Cycling was never really part of my childhood - my sister and I had bikes and enjoyed riding around, but the thought that this was a sport to pursue never crossed my mind.
In fact, I remember thinking what a daft sport it was and wondering who in their right mind would want to be a cyclist!
Fast forward a few years, with a career in athletics over and a twice-snapped Achilles, cycling suddenly didn’t seem so silly...
I took it up in the summer of 2014, but it wasn’t really until a year later that I’d say I felt confident enough to call myself a cyclist.
Starting to cycle later in life is hard.
For me, personally, there was a lot of fear around doing the wrong thing and looking stupid. Something a number of women I’ve met on the road have cited as being a barrier for them too.
Cycling has a lot of ‘rules’ to learn, jargon to understand, mechanics to master and Lycra to love. It can feel like everyone has a different opinion on what is and isn’t acceptable, and that you’re never going to make head nor tail of any of it.
In short, getting into cycling is intimidating. Even more so if you’re a woman because there are a lot less of us to lend a helping hand!
I wanted to join a club and learn the ropes properly, but was instantly put off by the wording used on cycling club websites.
Phrases like ‘experience of group riding’ or ‘a competent rider with the right equipment’ frequently appear when describing newbie rides.
How do I get experience of group riding without getting on these rides though? And, how do I know if I’m competent? Sure, I can ride without falling off. I can clip in and out and I know the rules of the road, but does that make me competent?
The language used, combined with the uncertainty about my own ability, meant I just went out on my own; praying I didn’t get a puncture and generally riding for no more than 50km.
This was my experience for about 6 months until I met some people in another walk of life who just happened to ride bikes. They took me under their wing, helping me navigate the world of cycling a bit better.
This quickly gave me the confidence to throw myself in at the deep end and within a year I’d met more amazingly supportive people who continue to support me to this day.
I gained the courage to tackle things like the Rapha Manchester to London, as well as climbing Mont Ventoux, racing in South Africa, cycling the length of Italy, becoming part of RCC and helping others by leading rides for all abilities.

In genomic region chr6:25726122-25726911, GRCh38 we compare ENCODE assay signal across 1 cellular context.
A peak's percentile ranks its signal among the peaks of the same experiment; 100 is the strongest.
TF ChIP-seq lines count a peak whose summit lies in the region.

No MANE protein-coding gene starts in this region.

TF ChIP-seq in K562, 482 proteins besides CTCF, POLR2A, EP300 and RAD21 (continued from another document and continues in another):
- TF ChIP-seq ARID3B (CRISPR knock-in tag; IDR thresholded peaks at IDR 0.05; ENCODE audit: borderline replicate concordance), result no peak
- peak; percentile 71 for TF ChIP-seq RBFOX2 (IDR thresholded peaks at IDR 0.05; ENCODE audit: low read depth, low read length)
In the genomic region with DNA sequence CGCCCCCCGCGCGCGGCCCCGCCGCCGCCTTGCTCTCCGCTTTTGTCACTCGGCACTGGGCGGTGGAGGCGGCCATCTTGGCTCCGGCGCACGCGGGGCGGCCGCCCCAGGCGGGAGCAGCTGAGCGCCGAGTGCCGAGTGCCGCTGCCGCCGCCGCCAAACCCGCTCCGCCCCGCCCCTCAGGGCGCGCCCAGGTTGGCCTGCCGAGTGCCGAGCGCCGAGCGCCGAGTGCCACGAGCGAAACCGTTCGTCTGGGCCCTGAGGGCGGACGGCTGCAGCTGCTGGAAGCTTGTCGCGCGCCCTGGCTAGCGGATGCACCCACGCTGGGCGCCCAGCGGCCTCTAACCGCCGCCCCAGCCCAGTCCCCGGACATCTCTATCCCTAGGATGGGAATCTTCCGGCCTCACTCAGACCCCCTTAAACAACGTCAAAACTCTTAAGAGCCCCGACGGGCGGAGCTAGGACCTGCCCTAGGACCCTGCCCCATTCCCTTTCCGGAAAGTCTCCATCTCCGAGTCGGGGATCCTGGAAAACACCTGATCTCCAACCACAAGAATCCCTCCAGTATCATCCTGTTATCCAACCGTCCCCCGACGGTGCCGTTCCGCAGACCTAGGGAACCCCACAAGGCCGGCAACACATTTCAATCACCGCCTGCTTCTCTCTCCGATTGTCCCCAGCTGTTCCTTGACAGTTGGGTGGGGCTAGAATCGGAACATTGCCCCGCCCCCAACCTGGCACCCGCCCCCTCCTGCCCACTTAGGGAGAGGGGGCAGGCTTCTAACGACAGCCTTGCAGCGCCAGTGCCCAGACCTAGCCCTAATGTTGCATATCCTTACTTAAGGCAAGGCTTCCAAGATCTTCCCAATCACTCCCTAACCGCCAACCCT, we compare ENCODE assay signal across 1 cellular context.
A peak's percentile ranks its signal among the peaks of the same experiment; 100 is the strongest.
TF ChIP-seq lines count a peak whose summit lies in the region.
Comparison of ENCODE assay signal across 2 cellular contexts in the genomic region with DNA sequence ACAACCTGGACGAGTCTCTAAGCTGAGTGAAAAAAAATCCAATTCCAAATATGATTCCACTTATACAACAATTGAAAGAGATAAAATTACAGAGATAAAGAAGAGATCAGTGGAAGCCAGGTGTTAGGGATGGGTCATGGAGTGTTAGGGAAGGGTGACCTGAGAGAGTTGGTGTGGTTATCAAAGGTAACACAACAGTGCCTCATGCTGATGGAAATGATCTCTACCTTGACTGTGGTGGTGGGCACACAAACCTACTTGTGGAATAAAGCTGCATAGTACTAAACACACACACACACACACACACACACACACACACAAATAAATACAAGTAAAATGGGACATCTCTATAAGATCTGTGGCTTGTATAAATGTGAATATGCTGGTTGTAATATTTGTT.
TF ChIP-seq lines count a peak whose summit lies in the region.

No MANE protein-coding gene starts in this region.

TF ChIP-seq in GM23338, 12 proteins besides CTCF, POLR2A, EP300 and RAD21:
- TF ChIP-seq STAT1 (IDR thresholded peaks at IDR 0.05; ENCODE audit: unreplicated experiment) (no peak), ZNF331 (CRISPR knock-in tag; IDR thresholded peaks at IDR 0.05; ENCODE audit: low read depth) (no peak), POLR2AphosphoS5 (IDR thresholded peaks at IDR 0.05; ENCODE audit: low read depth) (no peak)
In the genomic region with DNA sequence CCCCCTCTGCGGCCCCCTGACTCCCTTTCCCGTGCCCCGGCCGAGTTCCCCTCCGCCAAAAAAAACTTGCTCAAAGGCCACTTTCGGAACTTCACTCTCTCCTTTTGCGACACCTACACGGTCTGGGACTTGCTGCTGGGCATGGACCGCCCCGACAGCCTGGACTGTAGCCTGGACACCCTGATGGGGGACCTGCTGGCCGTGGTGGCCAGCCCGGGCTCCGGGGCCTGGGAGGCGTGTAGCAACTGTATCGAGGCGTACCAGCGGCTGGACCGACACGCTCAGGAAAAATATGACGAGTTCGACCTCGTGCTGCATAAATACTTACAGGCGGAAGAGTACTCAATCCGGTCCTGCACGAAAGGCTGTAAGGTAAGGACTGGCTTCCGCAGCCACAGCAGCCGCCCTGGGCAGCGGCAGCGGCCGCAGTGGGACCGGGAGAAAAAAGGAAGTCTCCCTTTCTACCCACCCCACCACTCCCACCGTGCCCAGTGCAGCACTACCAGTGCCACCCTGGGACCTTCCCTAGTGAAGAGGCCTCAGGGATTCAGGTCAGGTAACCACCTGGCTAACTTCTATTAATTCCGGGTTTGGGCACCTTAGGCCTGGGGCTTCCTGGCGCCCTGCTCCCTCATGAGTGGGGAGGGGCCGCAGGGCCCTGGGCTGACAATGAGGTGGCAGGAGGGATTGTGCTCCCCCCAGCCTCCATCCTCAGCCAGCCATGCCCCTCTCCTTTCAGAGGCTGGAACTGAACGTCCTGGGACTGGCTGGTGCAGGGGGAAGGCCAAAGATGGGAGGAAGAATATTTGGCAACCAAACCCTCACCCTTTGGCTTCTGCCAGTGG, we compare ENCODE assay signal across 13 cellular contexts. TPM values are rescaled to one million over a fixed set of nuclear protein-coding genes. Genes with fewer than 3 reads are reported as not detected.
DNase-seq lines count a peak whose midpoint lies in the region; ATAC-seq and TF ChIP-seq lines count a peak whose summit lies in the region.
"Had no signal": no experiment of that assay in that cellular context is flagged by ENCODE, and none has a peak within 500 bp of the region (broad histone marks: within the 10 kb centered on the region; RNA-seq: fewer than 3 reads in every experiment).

I’ve been riding bikes for nearly 4 years now, so it feels about time I throw myself in at the deep end again – this time on the crit racing scene!
Something I learned as I was trying to get into cycling, was that I was the only one holding me back. It was my nervousness about how stupid I might look that stopped me approaching others or asking for help. When I did, however, it became clear that the overwhelming majority of cyclists are never happier than when helping someone else learn to love the sport as much as they do.
This is even more true when it comes to women in cycling. Maybe because so many of us have shared a similar start to our love affair with riding bikes, or maybe because we all see the opportunity for the sport to progress. Whatever the reasons, there has never been a better time to be a woman in cycling, at any level.
So, for anyone thinking about getting a bike or getting more serious about the cycling they’re doing, pluck up the courage and take that first step! Come and talk to those of us already in the thick of it; drop us a message, reach out on social media, email the women’s side of your local club! I can assure you it will be the start of something special.
And, to the experienced riders - speak out more! Share your trials and tribulations and help more women navigate the complexities of this sport. The more we can bring others in, the more women’s cycling will get taken seriously and the more opportunities there will be.
Very few sports have the opportunity to change people’s lives as much as this one, who wouldn’t want to be part of that?!
Photography by James Cannon, Dan Glasser and Catriona Forrest